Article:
50 Year Anniversary for Discipline of Ophthalmology at USYD
in Education, Events, History and People, News
22 Oct 2014
The Discipline of Clinical Ophthalmology and Eye Health last week celebrated 50 years of achievement and progress with a gala dinner held in the historic MacLaurin Hall at The University of Sydney.
Attended by over 160 people, including ophthalmologists past and present, the guest list included leading researchers, academics, industry stakeholders and special guests including Dame Marie Bashir, Professor Ian Constable AO, Ken Coles AO and Emeritus Professor Frank Billson AO.
Hosted by Head of Discipline, Associate Professor John Grigg, the night proved an excellent opportunity for many in the industry to reconnect and acknowledge the collective achievements of the ophthalmic profession in Australia over the past half-century.
A/Prof Grigg welcomed guests, saying “With its distinguished history and its exciting future, the Discipline of Clinical Ophthalmology is something I am very proud to be associated with. This is because of the remarkable teachers, researchers, clinicians and students who have made the profession what it is today. Together, we have played an integral role in caring for people with eye disease, and have had major and positive impacts on the lives of many individuals and families.”
Dean of Sydney Medical School, Professor Bruce Robinson, acknowledged and commended the history of strong leadership within the Discipline, starting with Dr Frank Claffy in 1964, followed by Dr Eddie Donaldson in 1971 and Professor Frank Billson from 1977.
Professor Robinson praised the Discipline’s bright future under the leadership of A/Prof Grigg, a tenure which has already been characterised by the introduction of innovative new models of teaching and learning and the continued integration of clinical care with basic science and clinical research.
Excellent graduate outcomes are evident in 70% of Master of Medicine (Ophthalmic Science) students being accepted to RANZCO training programmes (2005-2012) and 80% of their student research projects being published (2005-2011).
The recently introduced ‘Virtual Ophthalmology Clinic’ continues the Discipline’s commitment to leading the way when it comes to education and training. In conjunction with Sydney Eye Hospital, the Discipline also coordinates the annual Registrar Conference.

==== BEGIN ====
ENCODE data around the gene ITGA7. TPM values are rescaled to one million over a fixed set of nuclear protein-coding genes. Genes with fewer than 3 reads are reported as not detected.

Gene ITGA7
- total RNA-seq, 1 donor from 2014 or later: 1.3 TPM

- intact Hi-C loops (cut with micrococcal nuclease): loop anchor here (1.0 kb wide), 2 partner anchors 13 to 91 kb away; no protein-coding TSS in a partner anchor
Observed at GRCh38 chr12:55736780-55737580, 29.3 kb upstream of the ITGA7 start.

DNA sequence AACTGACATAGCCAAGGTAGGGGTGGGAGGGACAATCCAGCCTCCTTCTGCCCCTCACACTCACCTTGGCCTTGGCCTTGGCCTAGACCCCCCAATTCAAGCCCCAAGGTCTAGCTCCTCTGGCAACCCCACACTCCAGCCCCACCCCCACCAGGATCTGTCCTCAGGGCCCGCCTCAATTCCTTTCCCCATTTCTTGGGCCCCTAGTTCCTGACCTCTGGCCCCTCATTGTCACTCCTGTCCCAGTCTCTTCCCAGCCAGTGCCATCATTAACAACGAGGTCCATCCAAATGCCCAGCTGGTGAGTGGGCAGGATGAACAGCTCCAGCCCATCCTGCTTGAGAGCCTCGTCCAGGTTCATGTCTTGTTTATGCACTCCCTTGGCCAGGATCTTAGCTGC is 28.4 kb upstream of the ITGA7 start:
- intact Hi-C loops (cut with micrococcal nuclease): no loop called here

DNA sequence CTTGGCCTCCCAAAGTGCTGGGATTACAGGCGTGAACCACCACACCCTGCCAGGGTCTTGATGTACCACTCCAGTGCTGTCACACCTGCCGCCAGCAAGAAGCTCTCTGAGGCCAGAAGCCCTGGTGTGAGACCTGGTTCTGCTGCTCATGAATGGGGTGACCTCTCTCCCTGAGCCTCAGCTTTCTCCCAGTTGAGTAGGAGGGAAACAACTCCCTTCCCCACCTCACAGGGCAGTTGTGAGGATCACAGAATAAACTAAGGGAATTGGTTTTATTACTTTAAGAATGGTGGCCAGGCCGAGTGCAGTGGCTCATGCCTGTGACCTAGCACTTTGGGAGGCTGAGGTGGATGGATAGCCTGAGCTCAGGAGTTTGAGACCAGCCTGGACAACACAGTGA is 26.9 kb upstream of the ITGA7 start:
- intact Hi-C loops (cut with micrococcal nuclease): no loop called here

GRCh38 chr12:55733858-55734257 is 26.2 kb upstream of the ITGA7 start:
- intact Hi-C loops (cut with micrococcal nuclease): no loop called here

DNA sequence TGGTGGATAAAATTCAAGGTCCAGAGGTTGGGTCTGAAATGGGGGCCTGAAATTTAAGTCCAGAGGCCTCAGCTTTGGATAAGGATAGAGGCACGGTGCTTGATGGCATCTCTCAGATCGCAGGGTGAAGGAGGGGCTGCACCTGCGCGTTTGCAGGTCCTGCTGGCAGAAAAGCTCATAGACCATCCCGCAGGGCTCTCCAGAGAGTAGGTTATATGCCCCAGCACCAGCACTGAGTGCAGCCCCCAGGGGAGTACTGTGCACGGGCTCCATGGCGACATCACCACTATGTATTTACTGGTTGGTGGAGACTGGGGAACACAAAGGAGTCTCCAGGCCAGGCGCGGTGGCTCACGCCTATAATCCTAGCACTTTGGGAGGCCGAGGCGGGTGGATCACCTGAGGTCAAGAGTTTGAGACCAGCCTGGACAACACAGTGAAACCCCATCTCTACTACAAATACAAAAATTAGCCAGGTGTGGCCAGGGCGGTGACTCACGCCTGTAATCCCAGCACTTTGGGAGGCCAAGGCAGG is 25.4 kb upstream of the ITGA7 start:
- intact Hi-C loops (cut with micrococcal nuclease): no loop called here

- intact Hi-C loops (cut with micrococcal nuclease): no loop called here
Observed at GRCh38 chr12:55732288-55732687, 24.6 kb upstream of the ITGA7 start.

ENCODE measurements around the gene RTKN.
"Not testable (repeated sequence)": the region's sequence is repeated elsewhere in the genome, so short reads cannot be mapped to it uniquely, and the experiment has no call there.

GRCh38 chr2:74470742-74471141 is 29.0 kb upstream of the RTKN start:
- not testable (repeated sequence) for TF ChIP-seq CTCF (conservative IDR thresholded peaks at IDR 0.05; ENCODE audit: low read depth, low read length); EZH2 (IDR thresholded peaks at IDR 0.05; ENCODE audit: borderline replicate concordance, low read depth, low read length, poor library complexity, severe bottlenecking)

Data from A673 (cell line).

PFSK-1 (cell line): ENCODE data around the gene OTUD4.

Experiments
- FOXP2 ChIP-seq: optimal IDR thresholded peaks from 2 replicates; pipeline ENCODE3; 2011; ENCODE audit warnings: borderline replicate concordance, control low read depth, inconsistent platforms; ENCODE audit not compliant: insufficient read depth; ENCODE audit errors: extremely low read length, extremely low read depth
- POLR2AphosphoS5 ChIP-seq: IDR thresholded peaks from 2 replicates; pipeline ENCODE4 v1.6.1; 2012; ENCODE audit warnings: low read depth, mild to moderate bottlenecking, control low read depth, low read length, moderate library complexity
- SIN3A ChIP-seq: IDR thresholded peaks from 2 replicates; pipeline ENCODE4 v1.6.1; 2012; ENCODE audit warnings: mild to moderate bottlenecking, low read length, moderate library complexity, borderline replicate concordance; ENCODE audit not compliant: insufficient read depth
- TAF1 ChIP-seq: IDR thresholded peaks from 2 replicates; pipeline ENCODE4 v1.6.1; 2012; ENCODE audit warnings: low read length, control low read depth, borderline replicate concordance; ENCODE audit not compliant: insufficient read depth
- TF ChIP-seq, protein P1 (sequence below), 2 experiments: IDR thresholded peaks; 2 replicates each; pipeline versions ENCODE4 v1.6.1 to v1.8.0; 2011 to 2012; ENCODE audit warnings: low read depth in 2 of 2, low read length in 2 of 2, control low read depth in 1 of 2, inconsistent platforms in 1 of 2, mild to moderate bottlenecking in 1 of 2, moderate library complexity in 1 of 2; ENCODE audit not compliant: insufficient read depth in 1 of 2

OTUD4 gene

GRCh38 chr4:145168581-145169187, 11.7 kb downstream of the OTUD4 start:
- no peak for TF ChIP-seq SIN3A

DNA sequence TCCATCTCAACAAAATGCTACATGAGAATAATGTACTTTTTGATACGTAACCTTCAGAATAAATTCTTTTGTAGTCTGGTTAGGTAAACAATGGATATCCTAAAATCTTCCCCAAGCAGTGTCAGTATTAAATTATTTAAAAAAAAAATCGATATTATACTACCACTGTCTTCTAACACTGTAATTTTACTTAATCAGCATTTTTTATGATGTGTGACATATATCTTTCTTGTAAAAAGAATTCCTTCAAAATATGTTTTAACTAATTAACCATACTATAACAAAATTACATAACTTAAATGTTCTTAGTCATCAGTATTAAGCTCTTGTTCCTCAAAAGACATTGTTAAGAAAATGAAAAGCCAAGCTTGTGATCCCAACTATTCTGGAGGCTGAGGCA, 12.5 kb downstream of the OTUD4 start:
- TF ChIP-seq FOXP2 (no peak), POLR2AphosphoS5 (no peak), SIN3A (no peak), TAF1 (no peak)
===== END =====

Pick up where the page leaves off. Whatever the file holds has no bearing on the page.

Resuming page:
This year also marks ten years since the Discipline’s flagship Masters in Ophthalmic Science programme was introduced. Offered in partnership with The University of Otago in New Zealand, the programme has recently been expanded to include courses in ‘International Ophthalmology’ and ‘Cataract and Refractive Surgery’.
In 2013 the Discipline had its highest ever student cohort.
The Discipline of Clinical Ophthalmology and Eye Health now operates across eight clinical schools and incorporates two major eye research institutes: the Save Sight Institute and the Centre for Vision Research.
Research has expanded considerably since 1980 when the first NHMRC grant was awarded to researchers associated with the Discipline. Last year this had grown to approximately $7M in competitive grant funding.
There are now 12 major research units, and the clinic translation of research is especially evident in landmark projects such as the Blue Mountains Eye Study led by Professor Paul Mitchell. Also of note is the introduction of intravitreal triamcinolone and development of the multifocal visual evoked potential for objective assessment of optic nerve function.
The Discipline is recognised by the Excellence in Research Australia (ERA) Report which, since 2010, has consistently awarded it an ERA ranking of 5, the highest possible score for performing well-above international standards.